For smaller dogs who are going under your seat, check the integrity of straps, zippers, hinges, and other parts that are susceptible to wear & tear.
For larger dogs flying cargo, metal kennels are not allowed (although, the front door can be metal).
The Best Dog Crates for Travel
Now that you know what to look for in a create, let’s discuss the best dog creates for travel. Dog crates for travel are a dime a dozen on the market, and they come in all shapes and sizes.
Which is right for you? Here are the 5 best airline-approved dog crates that’ll deliver the most value for your top dollar.
1. Airline Approved for Small Dogs: Soft Sided Pet Carrier by Mr. Peanut’s
- PLEASE NOTE INTERIOR SIZING & PET MEASURING GUIDELINES BEFORE PURCHASE - Fits Pets to approximately 16"Lx10"H and up to 15lbs. Airline capable carriers are designed for pets lying down, so your pet may not be able to stand. PLEASE KEEP IN MIND that we show the exterior dimensions as well as approximate interior dimensions to best portray the usable interior space for your pet. The interior space will be less than exterior due to the fabric thickness and plush faux fleece padding.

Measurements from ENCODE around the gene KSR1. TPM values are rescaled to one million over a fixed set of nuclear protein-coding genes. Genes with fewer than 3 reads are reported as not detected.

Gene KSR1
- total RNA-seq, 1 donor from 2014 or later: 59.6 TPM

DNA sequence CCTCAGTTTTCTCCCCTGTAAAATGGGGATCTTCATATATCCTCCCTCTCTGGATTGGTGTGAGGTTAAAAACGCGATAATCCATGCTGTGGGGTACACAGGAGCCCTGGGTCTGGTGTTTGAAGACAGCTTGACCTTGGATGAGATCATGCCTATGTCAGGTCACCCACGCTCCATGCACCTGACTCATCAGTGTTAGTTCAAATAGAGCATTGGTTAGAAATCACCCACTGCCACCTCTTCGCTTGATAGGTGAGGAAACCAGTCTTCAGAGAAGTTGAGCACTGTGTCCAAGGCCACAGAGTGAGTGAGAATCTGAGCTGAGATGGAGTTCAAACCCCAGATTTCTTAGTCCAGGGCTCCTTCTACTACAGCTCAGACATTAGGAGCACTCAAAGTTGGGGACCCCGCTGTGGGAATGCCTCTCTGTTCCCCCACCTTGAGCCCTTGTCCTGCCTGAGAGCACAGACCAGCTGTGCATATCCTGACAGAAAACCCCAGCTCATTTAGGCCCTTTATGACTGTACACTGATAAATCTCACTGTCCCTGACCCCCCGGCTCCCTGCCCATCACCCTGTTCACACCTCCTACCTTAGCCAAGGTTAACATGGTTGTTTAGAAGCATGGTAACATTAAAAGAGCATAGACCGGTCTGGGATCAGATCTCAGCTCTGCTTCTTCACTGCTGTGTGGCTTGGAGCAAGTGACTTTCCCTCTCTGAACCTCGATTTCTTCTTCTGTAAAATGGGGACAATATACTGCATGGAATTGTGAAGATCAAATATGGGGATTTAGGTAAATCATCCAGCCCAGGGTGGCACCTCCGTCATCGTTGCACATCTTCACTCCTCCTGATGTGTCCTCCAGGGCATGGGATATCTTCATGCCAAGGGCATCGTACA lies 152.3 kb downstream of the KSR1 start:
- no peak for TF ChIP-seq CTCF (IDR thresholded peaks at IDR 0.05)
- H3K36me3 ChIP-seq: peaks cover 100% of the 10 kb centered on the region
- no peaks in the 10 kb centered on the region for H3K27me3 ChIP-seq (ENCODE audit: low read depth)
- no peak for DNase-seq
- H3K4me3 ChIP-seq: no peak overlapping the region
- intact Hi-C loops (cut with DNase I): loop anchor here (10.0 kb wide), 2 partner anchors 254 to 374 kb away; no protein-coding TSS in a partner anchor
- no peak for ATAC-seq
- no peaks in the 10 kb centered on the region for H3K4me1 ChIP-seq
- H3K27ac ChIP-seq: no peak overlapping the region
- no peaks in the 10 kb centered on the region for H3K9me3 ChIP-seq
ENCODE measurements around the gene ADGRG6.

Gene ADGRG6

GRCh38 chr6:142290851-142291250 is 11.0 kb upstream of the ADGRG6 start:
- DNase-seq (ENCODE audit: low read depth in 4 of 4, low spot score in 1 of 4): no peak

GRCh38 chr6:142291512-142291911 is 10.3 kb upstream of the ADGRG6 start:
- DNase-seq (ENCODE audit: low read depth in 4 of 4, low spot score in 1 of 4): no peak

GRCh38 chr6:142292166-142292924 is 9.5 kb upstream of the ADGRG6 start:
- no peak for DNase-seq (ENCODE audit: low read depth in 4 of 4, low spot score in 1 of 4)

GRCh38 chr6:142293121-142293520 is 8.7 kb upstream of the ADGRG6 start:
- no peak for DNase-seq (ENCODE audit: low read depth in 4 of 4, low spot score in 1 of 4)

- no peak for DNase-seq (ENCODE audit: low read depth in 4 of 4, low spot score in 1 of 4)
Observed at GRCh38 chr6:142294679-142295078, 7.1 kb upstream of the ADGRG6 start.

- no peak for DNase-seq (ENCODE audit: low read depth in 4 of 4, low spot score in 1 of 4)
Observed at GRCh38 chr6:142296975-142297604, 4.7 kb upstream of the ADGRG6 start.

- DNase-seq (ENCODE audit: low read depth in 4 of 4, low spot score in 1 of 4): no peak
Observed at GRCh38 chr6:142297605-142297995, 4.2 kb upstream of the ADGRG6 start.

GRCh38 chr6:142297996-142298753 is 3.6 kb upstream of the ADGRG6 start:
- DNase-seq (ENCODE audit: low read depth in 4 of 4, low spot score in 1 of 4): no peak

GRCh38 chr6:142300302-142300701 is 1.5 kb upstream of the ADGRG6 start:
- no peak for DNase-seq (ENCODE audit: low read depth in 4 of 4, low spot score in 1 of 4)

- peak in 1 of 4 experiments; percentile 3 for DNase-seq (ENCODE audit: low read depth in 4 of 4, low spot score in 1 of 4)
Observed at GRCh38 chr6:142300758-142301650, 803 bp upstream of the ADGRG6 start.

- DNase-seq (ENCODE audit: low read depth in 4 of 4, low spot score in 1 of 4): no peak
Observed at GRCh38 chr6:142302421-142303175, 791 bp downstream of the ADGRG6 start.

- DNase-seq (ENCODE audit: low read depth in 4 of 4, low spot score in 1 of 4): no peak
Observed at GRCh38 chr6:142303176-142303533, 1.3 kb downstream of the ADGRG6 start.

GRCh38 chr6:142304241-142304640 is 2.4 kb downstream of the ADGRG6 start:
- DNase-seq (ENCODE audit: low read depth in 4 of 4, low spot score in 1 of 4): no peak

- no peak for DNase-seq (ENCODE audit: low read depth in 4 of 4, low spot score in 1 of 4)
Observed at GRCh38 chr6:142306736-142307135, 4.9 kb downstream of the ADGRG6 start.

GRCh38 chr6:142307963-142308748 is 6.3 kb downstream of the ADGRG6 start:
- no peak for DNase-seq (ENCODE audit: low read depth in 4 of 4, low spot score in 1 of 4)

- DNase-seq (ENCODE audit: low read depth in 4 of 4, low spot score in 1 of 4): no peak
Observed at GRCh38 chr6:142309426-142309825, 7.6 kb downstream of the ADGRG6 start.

- AIRLINE REQUIREMENTS - Always keep in mind each airline sets their own requirements, and they can even vary from their domestic, international and shuttle routes so it is always advised to check with your airline of choice. All will require your pet to be comfortable in the carrier, well ventilated and to remain under the seat in front of you during flight. All prefer a soft sided carrier for its adjustability, and we have designed our carrier to have a pliable top so that it can easily stow
- OXFORD 2 TONE FABRIC - Easily Wipe Down Washable and it comes with an interior fleece bedding pad (Hand Wash or Dry Clean Recommended)
Comfort is essential for your pup when traveling which is why we love Mr. Peanut’s airline-approved crate.